The Resurrection of an Orchid: Ode to a Questionably Colored Thumb

5 Aug

I am the giver of life. 

Nearly two weeks ago, I stood over my kitchen trash can, ready to finally toss away the once beautiful, bright purple, smile-inducing orchid that David gave me early spring last year.  Now withered, dry, and depressing, it was a constant reminder of my inability to keep anything whatsoever alive.

I’m sometimes startled to find my cats alert each day.

I’ve never been sure about the color of my thumb.  My mother kills anything green she looks at, while my father is currently nursing a bonsai seed in their fridge.  My grandmother on my mother’s side is a gardening beast.  She turns rotted tree stumps into nests of flowering glory.  She cans, jams, and exhibits other stereotypical grandmother qualities wherein she toils in the earth and then harvests the fruits of her labor.

The fruits of her labor are delicious.

show offs.

I tried to blame a terribly dry winter for the downfall of my orchid.  Though I read in a multitude of articles that they’re one of the hardest plants to kill, I couldn’t help noticing the flowers fall to the dirt below.  Apparently that’s pretty normal too, as they have a regular blooming season just like any other flower.  I tried to tell myself it was okay until I started noticing people’s orchids blooming brightly around the office.  

Yes, my office has people who keep office orchids.  Spider plants just don’t cut it for this highbrow corporate society.

But soon the stems began to turn brown and the leaves began to wilt.  No amount of watering, sunlight, or plant whispering could restore its former glory.   So there I stood in my kitchen, ready to call the whole thing a bust and never invest in plants again.  Until I noticed what I thought could be a tiny, little, shiny green leaf at the base of the other wilting lost hopes.  

It was a pioneer in a desolate land: a sole carrier of dreams.

I got a bag of fresh soil and transplanted it to a more spacious planter, my hope renewed enough to fuel a second attempt at checking the color of my thumb.  I put it right by the window and have shown it love and adoration as absolutely often as possible.

One might say we’re intimate.

And in the time that I’ve given it all-my-lovin, all-my-hugs-and-kisses-too, that tiny little leaf has grown an entire inch, upwards and outwards into the great wide open.   My days are spent with moments of great hope and joy juxtaposed against absolute fear of failure.  What if it’s a fluke? What if it just grows a little leaf and nothing more?  What if I start to grow the plant back and my terribly dry, terribly enraging apartment chokes the poor little life out of it?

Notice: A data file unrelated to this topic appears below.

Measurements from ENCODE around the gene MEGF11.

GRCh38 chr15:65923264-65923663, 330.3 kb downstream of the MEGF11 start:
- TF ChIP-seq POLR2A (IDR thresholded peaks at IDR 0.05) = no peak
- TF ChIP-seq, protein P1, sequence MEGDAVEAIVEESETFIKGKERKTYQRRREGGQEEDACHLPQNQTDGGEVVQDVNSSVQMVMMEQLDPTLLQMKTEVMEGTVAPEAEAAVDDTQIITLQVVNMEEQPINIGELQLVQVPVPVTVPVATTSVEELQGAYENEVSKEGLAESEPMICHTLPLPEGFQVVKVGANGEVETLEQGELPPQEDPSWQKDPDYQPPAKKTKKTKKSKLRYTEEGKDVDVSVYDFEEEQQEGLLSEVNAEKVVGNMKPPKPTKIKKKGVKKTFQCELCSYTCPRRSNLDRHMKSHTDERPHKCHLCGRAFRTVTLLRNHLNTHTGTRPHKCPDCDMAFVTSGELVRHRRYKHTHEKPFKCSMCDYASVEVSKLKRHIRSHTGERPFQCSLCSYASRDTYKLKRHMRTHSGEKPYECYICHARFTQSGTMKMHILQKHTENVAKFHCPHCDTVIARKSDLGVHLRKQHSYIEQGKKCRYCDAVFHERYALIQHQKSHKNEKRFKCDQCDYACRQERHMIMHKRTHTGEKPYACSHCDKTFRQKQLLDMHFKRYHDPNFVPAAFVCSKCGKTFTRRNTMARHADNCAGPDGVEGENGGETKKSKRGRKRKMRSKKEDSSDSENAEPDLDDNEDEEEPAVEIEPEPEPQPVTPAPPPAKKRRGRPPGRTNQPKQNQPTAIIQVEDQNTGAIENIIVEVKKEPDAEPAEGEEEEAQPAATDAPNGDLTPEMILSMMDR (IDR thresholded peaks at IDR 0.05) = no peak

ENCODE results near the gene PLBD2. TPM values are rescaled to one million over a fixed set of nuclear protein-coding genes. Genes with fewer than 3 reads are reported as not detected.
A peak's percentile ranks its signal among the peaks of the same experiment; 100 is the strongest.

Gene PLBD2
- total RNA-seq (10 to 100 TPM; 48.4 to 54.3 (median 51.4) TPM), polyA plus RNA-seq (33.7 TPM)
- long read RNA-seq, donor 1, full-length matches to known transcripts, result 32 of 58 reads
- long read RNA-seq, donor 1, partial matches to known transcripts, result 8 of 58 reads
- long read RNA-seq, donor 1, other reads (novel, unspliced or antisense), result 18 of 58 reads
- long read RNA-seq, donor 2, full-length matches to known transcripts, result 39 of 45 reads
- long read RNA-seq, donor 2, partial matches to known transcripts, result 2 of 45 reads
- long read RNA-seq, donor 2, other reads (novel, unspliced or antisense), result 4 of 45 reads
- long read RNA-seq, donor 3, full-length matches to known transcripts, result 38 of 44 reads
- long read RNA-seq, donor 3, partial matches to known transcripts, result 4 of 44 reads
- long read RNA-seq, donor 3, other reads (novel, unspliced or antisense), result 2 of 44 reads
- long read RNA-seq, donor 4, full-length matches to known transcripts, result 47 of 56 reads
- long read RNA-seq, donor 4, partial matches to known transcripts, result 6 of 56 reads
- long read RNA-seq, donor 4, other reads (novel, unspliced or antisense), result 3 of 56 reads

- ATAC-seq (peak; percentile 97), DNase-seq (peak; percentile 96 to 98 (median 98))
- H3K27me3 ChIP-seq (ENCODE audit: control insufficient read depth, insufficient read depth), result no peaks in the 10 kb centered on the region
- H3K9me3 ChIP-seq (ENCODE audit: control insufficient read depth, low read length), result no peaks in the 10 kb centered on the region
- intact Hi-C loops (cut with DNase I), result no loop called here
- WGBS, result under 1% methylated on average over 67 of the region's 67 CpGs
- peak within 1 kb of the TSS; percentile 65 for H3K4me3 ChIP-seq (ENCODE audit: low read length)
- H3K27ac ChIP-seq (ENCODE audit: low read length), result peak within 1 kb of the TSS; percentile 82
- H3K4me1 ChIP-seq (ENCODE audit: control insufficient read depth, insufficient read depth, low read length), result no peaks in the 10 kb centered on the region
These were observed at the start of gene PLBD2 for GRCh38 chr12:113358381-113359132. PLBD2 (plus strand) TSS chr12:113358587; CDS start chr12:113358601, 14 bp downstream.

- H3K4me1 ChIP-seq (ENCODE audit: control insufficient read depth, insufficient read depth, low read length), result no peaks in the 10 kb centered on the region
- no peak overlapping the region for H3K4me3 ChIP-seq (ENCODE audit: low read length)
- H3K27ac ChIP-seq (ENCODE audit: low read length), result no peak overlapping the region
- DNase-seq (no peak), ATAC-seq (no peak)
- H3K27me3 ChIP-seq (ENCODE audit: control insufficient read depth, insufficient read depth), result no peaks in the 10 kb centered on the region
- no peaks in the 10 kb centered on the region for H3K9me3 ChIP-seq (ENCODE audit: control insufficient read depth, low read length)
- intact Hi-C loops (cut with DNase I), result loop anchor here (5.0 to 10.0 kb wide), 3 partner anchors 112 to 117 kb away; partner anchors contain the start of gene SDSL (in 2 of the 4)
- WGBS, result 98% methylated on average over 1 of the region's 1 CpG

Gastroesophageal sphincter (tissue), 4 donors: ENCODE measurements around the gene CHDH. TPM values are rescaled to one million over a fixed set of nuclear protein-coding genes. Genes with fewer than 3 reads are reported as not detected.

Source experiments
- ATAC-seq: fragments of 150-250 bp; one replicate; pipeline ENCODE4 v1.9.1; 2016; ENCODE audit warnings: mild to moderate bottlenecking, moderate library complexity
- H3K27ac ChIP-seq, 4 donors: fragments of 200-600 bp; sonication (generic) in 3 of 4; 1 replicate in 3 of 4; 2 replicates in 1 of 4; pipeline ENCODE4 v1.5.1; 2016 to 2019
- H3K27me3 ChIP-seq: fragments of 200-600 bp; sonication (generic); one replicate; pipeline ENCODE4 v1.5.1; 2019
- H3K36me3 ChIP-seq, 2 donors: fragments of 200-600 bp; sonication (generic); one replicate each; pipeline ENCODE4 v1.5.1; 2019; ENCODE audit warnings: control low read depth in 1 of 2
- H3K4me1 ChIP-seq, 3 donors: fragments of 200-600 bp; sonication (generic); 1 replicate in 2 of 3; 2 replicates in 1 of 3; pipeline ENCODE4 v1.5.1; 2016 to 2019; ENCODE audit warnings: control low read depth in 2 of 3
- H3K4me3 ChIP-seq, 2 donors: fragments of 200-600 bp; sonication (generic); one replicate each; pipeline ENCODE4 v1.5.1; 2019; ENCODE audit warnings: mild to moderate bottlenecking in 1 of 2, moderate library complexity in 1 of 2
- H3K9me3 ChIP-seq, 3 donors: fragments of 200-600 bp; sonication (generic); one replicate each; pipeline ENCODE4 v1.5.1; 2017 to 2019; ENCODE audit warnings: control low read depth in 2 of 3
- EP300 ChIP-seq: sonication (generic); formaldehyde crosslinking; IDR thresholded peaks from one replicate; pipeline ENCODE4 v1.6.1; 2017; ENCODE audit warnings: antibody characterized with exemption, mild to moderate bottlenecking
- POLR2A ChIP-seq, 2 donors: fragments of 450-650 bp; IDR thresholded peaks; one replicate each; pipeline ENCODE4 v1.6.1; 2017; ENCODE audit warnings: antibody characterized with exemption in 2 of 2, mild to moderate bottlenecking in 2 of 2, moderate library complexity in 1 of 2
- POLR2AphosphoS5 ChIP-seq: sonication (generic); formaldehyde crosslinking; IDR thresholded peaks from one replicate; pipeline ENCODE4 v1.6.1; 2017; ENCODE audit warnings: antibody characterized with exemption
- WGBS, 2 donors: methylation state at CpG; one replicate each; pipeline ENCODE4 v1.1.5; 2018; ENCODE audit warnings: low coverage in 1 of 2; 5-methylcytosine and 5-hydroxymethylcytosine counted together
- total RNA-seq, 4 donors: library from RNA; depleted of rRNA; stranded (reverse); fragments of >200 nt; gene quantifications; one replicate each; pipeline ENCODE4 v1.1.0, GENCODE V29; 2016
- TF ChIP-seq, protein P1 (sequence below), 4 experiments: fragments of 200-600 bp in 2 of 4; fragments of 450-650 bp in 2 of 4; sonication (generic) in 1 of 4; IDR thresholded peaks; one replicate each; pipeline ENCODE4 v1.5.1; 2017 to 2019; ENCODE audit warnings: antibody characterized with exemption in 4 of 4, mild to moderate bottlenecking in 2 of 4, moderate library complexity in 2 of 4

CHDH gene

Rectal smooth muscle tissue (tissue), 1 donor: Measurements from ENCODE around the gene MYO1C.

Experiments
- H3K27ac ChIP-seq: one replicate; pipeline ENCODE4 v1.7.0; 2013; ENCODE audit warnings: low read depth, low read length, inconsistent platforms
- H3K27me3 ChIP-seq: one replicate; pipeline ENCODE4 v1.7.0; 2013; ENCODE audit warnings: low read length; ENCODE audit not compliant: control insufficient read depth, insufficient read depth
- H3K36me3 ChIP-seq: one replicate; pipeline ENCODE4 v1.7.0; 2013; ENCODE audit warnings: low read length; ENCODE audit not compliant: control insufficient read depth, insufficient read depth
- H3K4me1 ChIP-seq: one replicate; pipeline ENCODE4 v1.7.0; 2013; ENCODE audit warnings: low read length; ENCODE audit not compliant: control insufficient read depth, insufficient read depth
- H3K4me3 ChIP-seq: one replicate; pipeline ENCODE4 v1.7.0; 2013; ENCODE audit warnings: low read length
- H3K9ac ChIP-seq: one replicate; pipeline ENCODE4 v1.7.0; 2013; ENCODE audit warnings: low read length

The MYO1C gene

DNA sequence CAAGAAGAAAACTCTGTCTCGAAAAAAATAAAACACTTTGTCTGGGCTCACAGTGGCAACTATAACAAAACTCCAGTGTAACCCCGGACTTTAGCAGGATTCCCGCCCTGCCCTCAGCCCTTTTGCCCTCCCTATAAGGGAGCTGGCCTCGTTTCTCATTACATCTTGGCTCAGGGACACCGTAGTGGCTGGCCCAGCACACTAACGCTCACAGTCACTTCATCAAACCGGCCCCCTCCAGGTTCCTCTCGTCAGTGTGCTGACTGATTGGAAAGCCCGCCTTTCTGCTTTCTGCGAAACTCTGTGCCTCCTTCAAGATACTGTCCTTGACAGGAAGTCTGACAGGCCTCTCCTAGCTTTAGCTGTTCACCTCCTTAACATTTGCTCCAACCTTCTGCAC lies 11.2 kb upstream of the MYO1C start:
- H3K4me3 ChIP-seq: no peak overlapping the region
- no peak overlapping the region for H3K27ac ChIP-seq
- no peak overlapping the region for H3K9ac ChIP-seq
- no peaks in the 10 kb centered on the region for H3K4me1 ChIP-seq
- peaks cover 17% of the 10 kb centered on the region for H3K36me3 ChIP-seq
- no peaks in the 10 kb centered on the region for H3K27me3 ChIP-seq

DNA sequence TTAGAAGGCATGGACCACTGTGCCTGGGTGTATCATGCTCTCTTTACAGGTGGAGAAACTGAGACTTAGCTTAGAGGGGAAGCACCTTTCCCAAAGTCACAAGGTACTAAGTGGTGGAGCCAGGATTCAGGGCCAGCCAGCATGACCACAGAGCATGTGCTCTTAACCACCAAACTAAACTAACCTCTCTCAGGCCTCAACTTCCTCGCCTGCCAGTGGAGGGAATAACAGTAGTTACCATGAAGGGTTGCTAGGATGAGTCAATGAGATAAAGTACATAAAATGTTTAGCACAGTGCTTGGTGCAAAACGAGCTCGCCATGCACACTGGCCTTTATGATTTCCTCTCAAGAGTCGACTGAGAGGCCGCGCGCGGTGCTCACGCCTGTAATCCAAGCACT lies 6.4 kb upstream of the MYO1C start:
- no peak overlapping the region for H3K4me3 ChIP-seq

I suppose I can always take it to my Mr. Miyagi’s for advice. 

 

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10 Responses to “The Resurrection of an Orchid: Ode to a Questionably Colored Thumb”

  1. egills August 5, 2011 at 9:59 am #

    My dad and sister-in-law grow orchids and once they’ve flowered they mysteriously dissapear off to a well lit sunny room to be starved for a few months and then coaxed back to life to be brought down some months later in full luxurious bloom…
    I however have managed to kill about 5 plants just by looking at them. I swear I’ll look at them in the shop and they visibly wilt under my gaze!
    Congratulations on passing the green fingered test!

    Like

    • pegoleg August 8, 2011 at 10:14 am #

      I have had an orchid that is still flowering after 4 months – the longest I’ve ever kept anything alive. Now it is a matter of honor for me to keep this plant going. How often are you supposed to water? Are you supposed to stop watering after a while?

      Help me, egills, Jackie, and the rest of the blogosphere!

      Like

      • Jackie August 10, 2011 at 12:28 am #

        I water every other day, personally. And I’m trying to be careful not to overwater because I think that was one of my major follies the first time around. I don’t do very much. Some people suggest 3 ice cubes a day to keep the amount consistent.

        But you’ve managed to keep it flowering for 4 months. Whatever you’re doing must be working. Keep in mind that mine is at death’s door.

        Like

    • Jackie August 10, 2011 at 12:35 am #

      Oh I surely haven’t passed yet. Not until I see a flower on that sucker. My leaf is growing though! Tell your dad and sister-in-law to help Peg 😉

      Like

  2. Jessica August 5, 2011 at 10:34 am #

    You are not alone. I once killed an ivy which is, according to some, the most impossible plant to mismanage and kill. Ironically, my current employment requires me to keep plants alive. Truly, it is one of my responsibilities to regularly water 12 plants (half of them ivy!)that my boss likes to keep in the office because the green atmosphere makes her feel warm and fuzzy. It has forced me to develop somewhat of a green thumb.

    I can’t believe I work in a job where watering plants is part of my job description. Lord help me make it till our next transfer.

    Like

  3. thesinglecell August 5, 2011 at 12:30 pm #

    Oh, I don’t know whether to be inspired or frightened. I’ve toyed with getting an orchid for my bedroom for months, but I kill everything (see post on same, from April). I’m not brave enough to re-pot… but despite my best efforts at completely forgetting to water my balcony plants in a summer of insufferable heat, they’re hanging on… so maybe there’s hope for both of us!

    Like

    • Jackie August 10, 2011 at 12:33 am #

      Do it! DO IT! Do it and tell me about it. We can get through this, single. We can.

      Like

  4. Jules August 5, 2011 at 12:48 pm #

    R.I.P Noriyuki “Pat” Morita

    Like

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